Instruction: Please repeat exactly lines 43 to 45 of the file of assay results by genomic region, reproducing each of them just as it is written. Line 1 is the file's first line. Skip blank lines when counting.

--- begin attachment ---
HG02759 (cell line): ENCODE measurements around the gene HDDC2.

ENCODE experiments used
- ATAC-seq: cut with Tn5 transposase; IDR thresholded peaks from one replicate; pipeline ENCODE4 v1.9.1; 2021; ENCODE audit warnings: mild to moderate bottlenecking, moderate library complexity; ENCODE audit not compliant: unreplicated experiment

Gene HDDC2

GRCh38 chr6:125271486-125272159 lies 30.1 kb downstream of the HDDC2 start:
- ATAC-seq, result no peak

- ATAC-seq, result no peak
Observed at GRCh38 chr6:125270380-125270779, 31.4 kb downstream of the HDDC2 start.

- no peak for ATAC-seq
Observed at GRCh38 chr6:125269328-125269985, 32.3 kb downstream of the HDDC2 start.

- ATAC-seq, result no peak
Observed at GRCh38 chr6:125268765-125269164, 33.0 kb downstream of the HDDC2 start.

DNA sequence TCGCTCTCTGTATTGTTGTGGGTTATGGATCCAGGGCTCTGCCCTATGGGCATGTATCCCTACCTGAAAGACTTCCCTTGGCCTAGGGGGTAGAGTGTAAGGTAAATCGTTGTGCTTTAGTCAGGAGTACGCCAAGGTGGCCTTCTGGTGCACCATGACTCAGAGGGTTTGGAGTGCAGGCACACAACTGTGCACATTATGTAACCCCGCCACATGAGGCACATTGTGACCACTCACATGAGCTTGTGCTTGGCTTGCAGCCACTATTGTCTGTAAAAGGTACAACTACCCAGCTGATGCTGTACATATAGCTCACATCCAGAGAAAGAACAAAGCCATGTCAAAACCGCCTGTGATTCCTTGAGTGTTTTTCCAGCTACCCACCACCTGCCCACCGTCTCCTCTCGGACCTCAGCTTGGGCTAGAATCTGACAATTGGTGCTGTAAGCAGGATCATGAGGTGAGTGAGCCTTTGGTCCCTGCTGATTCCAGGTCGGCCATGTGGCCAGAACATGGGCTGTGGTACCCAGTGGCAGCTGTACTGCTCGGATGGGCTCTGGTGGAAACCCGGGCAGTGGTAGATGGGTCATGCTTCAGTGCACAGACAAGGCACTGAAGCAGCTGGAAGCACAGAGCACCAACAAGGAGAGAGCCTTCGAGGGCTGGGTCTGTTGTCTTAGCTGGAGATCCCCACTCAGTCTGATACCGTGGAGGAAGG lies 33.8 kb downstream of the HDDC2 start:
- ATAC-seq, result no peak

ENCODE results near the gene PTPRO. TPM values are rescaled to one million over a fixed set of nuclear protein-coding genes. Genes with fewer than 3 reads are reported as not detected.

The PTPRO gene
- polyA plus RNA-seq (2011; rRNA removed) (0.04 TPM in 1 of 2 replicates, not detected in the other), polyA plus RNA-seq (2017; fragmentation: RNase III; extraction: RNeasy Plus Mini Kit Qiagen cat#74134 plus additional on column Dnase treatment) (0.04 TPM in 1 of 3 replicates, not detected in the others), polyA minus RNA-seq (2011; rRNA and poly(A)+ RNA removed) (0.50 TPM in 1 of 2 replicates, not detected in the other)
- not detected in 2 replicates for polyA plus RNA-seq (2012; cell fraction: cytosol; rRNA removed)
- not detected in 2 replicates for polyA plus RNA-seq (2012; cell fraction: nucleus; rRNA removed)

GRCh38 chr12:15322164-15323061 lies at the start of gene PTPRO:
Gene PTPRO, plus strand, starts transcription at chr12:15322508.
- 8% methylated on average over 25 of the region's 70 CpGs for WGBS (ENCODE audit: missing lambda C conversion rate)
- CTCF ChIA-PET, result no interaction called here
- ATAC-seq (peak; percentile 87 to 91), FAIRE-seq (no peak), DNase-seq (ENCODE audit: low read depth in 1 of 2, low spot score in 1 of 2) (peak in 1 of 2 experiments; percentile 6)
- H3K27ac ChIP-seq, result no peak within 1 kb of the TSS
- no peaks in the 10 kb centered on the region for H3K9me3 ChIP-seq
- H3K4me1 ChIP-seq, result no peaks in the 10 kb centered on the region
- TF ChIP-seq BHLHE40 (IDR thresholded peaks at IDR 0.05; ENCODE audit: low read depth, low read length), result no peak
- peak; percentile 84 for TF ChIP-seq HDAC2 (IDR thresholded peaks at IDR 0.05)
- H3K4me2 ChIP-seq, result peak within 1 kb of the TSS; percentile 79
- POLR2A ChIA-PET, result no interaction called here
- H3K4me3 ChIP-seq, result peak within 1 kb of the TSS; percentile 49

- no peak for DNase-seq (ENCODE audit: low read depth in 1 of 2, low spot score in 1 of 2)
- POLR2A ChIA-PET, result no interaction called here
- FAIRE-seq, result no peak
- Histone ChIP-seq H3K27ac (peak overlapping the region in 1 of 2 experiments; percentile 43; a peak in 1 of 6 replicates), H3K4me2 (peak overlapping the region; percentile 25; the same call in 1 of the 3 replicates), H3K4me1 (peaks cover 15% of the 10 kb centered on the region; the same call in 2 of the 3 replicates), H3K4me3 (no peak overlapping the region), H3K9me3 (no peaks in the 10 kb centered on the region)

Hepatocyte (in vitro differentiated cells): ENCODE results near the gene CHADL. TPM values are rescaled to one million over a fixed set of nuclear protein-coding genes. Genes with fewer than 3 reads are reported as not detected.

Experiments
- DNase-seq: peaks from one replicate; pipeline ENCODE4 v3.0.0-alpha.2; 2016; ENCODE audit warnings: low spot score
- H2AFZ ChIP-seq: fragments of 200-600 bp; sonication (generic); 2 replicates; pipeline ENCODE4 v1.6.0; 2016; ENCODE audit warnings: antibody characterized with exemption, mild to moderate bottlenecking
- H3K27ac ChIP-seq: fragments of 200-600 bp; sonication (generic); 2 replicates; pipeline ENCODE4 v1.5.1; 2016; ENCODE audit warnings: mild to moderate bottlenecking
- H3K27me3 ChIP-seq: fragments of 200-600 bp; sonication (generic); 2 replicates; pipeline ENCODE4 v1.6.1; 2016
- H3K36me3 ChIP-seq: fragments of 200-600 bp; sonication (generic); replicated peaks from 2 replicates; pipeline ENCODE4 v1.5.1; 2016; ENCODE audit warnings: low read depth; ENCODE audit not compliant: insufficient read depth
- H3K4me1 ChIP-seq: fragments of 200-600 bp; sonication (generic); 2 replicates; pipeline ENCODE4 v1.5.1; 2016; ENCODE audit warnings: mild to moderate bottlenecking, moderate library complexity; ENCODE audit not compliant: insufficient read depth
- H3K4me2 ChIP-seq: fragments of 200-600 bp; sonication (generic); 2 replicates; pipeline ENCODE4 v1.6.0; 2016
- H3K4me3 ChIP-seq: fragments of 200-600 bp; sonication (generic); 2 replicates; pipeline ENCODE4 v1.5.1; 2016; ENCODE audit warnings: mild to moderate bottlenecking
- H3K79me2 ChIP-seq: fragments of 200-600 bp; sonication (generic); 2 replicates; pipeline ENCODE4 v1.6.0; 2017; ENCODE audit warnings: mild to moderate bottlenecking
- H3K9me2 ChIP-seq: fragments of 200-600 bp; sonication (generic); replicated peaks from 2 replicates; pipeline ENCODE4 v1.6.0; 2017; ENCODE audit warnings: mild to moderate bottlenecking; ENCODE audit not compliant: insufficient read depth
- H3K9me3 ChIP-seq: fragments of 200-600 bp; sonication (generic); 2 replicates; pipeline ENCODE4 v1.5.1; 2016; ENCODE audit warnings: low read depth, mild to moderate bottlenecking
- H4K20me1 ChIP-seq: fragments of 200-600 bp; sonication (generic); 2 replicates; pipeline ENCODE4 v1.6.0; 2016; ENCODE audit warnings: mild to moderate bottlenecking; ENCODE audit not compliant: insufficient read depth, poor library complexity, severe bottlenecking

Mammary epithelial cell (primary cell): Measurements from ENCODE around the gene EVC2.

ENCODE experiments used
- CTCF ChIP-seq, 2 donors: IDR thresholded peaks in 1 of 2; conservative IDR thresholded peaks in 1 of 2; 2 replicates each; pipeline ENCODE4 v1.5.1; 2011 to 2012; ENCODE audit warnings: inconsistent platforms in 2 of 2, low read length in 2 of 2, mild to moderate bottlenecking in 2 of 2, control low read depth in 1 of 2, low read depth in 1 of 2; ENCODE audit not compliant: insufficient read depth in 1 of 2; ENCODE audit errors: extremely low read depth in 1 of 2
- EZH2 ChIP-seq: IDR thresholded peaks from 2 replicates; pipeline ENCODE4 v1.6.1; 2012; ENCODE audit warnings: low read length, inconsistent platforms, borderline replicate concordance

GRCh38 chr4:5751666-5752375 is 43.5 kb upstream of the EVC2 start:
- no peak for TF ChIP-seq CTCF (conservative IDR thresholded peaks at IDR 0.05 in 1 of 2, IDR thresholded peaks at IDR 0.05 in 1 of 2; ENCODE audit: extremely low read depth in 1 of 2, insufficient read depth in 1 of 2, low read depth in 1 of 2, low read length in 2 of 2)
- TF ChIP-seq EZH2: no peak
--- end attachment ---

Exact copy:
- H3K36me3 ChIP-seq: fragments of 200-600 bp; sonication (generic); replicated peaks from 2 replicates; pipeline ENCODE4 v1.5.1; 2016; ENCODE audit warnings: low read depth; ENCODE audit not compliant: insufficient read depth
- H3K4me1 ChIP-seq: fragments of 200-600 bp; sonication (generic); 2 replicates; pipeline ENCODE4 v1.5.1; 2016; ENCODE audit warnings: mild to moderate bottlenecking, moderate library complexity; ENCODE audit not compliant: insufficient read depth
- H3K4me2 ChIP-seq: fragments of 200-600 bp; sonication (generic); 2 replicates; pipeline ENCODE4 v1.6.0; 2016